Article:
Drinks

Why People Wait 10 Hours in the Rain for This Beer

Fans travel from all over the world just for Russian River's Pliny the Younger release
Russian River Pliny the Younger Beer 2018
Photo: Russian River Brewing Company

Russian River Brewing Company owners Natalie and Vinnie Cilurzo returned from a visit to Germany last Thursday night, got dinner to go and went to bed at 8:30 p.m. After all, they had an early day awaiting them on Friday, when more than 1,200 beer enthusiasts greeted them at their brewery in Santa Rosa, California, to taste their coveted release of Pliny the Younger, a triple IPA that's available for just two weeks every year. "There were people already camping out when we got here and had been here for about five hours," Natalie says. "It wasn't too bad, actually—we've had years where it was closer to 10 hours—in the rain."

The brewery's first Pliny the Younger release happened in 2005, but it wasn't until 2010, when social media approvals kicked in, that the beer began to acquire the massive cult following it has today. "That morning back in 2010, we arrived at the brewery, and there were all of these people in line," Natalie recalls. When she and Vinnie learned it was because the beer had been rated as the best in the world by RateBeer and BeerAdvocate, it all started to make a little more sense—though they ended up being too busy that day to even let the accolade sink in. "I barbacked the entire day, and Vinnie spent every moment in the back filling growlers," Natalie says, who remembers selling out of the beer in just eight hours. "It was insanity."

 

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Though the brewery does distribute some of the Younger to accounts in other areas (from the Bay Area and Southern California to Oregon and Pennsylvania), it's hard to say who will get it and when, and how long it'll last. It's why so many beer lovers head straight to the source and why the brewery still has a busy week to go. But despite the long hours and early mornings that lie ahead, Natalie couldn't be happier.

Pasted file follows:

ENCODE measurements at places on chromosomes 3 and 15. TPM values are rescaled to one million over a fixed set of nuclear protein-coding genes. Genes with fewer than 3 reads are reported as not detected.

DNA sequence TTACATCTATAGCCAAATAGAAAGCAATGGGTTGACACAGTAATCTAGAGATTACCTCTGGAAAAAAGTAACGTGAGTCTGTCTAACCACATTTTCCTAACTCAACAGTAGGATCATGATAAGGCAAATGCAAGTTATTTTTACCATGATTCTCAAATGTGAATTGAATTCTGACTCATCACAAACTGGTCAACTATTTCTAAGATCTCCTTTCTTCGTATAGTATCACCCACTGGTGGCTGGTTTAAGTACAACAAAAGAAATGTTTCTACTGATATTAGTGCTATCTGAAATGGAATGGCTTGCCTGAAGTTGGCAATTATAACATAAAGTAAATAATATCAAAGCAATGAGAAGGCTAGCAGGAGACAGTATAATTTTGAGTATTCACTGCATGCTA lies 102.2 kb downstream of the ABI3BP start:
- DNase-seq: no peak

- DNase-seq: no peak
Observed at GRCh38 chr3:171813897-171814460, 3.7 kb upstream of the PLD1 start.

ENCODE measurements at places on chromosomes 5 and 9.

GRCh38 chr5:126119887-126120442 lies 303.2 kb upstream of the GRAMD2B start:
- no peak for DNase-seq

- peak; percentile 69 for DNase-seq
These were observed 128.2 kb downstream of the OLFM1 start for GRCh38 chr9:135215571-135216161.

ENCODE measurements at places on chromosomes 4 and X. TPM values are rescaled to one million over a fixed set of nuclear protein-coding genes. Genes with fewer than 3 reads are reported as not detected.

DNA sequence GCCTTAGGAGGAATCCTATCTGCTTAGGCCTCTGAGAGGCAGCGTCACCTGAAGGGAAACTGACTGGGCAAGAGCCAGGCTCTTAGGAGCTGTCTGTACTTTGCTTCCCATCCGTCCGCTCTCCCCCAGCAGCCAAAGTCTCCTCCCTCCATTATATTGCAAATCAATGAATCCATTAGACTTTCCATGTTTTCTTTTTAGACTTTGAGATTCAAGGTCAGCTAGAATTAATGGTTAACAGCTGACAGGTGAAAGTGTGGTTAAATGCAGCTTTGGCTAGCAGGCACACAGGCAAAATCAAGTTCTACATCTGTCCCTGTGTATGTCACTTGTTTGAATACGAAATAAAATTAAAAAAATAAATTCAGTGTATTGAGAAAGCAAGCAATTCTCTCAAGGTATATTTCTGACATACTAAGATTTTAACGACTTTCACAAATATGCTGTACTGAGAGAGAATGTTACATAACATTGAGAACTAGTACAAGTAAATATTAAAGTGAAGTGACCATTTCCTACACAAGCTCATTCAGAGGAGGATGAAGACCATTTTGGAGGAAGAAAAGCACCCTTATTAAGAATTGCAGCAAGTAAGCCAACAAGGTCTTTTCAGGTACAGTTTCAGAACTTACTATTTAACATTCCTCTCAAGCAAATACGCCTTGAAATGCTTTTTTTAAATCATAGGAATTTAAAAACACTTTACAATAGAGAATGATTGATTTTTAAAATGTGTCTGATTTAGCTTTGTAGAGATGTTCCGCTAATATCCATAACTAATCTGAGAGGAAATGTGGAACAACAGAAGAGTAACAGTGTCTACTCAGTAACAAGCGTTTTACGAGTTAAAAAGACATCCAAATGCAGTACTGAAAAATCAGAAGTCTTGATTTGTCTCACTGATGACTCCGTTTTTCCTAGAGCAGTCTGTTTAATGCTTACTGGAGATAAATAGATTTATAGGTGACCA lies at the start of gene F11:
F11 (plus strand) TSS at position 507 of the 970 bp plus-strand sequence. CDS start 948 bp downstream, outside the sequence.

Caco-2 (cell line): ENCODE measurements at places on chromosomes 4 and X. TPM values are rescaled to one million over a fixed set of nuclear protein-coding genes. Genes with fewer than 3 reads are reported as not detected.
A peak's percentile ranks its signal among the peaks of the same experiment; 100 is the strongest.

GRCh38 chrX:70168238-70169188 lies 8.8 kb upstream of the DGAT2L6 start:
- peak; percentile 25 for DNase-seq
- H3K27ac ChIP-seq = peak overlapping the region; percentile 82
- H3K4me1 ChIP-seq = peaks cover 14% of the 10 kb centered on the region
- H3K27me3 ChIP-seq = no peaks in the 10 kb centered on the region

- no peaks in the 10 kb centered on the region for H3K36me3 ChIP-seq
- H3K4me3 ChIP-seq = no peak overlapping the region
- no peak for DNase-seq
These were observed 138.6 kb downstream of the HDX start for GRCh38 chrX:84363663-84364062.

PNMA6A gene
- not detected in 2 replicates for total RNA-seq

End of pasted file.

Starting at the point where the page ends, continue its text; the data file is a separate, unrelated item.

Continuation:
"We're not a marketing-driven company—we just make the best beer that we can, and these people are deciding for themselves to make the trek to Russian River no matter where they hail from," she notes, recalling encounters on Friday with guests from a variety of international destinations, including Norway, Spain, China and the Philippines. As a result of the demand, a handful of local hotels have worked in partnership with the brewery to offer promotional deals for out-of-towners this year—a reassuring detail in light of last fall's devastating wildfires.

"We've had a tough time with tourism because of the fires, so we're incredibly grateful to see people here," Natalie concludes. "I'm really proud that we're able to offer these guests not just a great beer, but a good enough experience for them to want to come back."

Nicole Schnitzler is a Chicago-based freelance writer who covers travel, food and drink. Follow her on Twitter at @write_to_eat.

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